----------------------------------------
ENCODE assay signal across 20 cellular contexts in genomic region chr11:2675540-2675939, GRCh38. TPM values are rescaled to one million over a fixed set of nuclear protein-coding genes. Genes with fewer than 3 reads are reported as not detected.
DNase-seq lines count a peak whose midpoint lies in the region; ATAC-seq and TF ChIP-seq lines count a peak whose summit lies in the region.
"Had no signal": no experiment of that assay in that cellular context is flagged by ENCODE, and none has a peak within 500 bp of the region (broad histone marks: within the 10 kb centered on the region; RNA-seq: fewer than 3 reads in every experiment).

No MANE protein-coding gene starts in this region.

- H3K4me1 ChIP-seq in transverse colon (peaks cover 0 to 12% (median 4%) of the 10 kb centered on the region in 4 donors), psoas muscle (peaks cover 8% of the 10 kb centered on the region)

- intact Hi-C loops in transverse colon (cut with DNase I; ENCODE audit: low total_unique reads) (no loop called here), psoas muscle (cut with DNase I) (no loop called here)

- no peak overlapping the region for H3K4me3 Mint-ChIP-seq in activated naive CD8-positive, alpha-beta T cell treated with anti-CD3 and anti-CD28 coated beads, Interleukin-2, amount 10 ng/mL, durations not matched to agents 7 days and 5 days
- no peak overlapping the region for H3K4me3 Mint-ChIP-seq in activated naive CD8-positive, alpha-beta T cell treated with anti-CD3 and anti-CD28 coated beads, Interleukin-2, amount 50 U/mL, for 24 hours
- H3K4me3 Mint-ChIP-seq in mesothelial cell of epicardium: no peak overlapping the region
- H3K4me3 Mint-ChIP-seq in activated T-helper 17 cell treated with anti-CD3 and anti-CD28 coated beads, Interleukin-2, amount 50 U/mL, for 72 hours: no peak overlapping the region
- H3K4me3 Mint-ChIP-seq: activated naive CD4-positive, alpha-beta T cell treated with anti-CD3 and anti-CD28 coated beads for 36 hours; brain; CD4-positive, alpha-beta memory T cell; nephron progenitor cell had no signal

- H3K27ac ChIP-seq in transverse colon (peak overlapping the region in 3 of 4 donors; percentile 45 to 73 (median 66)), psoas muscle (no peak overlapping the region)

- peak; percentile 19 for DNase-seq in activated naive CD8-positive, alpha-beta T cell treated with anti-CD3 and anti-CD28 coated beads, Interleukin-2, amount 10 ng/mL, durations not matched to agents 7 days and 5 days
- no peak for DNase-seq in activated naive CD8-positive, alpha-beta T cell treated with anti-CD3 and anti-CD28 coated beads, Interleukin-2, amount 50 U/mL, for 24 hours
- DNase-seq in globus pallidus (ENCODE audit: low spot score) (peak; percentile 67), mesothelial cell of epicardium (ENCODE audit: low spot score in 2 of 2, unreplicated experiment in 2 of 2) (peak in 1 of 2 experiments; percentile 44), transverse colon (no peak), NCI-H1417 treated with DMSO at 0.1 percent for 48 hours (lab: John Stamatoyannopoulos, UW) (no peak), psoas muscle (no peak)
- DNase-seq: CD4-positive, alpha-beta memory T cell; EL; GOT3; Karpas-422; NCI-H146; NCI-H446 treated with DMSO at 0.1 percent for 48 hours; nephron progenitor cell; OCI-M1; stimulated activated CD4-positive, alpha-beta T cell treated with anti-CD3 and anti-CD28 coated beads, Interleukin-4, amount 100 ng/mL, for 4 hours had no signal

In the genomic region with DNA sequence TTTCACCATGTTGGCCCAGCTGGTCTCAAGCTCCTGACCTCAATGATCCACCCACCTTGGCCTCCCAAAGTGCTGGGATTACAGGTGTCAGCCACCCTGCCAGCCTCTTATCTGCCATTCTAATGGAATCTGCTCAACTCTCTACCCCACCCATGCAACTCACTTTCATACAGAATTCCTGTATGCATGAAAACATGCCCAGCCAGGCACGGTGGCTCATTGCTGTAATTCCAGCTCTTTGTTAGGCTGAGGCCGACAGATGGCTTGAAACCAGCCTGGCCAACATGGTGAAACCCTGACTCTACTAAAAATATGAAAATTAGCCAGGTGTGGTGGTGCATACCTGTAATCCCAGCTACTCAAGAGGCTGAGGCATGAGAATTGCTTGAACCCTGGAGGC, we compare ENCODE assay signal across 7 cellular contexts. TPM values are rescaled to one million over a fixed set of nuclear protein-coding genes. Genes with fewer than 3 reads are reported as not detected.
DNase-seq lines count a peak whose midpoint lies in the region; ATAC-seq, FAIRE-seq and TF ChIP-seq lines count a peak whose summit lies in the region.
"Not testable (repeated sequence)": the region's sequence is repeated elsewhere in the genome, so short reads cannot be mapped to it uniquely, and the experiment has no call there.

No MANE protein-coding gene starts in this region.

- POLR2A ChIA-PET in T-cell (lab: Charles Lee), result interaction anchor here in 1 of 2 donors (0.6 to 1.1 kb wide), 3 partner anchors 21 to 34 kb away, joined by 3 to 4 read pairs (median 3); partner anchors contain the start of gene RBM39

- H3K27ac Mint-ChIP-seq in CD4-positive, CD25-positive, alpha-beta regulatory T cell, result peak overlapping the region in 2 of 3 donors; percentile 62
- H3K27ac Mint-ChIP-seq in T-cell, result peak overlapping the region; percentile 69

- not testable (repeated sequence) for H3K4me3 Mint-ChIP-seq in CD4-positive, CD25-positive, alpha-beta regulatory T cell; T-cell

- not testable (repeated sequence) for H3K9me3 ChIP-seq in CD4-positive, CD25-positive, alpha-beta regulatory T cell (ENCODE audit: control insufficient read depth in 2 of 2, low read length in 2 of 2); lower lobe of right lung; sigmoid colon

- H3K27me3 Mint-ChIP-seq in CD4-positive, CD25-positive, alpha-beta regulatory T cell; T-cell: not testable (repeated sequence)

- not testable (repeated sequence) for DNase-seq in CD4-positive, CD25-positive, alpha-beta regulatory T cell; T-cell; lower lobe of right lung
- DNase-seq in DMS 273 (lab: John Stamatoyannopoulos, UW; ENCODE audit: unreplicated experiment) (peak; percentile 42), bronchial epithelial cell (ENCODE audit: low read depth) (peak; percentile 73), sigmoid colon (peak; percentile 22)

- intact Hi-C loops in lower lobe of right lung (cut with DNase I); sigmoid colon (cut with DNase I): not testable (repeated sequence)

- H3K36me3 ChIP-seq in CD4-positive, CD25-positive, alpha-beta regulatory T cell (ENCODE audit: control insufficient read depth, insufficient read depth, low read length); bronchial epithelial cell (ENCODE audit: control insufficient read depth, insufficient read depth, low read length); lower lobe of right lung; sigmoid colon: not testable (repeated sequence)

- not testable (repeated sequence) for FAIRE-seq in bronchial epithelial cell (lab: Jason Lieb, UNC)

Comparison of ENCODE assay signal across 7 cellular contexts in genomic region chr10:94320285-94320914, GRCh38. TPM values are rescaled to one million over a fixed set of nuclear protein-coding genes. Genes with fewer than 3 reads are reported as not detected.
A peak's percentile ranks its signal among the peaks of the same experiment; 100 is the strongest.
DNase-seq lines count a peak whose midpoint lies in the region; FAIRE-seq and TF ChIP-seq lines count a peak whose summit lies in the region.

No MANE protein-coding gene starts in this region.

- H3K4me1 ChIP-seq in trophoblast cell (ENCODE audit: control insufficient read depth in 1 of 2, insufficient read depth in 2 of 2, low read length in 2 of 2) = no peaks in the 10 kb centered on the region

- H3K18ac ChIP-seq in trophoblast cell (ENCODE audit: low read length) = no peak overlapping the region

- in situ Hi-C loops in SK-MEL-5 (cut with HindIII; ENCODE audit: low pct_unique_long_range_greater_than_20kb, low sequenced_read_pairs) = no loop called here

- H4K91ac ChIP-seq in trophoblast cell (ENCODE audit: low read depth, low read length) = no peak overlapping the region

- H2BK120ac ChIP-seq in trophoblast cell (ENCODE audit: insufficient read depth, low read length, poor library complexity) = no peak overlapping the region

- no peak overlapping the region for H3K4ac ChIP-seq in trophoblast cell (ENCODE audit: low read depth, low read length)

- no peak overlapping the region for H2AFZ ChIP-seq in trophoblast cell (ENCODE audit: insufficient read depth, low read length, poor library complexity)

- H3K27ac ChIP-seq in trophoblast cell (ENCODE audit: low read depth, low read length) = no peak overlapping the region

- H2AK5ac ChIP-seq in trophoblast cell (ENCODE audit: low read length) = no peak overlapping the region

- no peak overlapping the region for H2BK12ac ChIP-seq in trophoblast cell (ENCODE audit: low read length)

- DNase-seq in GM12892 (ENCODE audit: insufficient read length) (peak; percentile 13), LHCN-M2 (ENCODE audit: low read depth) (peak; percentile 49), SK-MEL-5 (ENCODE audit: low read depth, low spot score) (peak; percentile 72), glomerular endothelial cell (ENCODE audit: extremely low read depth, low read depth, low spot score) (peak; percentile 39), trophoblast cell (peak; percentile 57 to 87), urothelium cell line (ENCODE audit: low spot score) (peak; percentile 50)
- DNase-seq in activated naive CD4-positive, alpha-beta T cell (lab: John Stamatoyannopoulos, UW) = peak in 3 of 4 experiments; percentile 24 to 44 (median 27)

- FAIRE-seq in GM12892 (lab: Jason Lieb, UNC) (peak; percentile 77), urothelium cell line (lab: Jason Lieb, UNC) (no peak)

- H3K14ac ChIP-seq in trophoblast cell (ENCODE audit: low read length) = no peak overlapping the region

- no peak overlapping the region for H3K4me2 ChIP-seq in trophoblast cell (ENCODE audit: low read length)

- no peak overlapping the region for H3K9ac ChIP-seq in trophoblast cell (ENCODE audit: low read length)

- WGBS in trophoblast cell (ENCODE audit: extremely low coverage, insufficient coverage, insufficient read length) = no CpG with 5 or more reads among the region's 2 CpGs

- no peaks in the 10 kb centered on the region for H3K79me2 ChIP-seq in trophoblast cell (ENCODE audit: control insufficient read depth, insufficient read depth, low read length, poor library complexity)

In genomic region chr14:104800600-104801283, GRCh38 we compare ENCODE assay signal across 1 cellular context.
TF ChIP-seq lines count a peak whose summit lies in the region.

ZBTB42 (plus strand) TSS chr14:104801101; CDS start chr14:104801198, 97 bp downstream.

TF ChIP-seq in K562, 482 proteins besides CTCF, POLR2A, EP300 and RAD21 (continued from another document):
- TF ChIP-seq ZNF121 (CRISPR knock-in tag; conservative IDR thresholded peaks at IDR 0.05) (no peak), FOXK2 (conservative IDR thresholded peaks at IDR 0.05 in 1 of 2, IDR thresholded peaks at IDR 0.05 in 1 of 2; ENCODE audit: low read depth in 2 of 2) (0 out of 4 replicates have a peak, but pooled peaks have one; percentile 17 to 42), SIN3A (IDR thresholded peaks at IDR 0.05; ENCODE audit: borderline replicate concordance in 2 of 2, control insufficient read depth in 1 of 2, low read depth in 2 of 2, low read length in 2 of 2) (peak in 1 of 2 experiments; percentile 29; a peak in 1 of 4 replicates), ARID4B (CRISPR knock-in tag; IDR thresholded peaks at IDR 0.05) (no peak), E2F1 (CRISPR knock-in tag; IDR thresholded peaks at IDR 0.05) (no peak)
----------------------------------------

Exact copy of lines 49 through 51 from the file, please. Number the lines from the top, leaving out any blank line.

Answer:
- H3K14ac ChIP-seq in trophoblast cell (ENCODE audit: low read length) = no peak overlapping the region

- no peak overlapping the region for H3K4me2 ChIP-seq in trophoblast cell (ENCODE audit: low read length)

- no peak overlapping the region for H3K9ac ChIP-seq in trophoblast cell (ENCODE audit: low read length)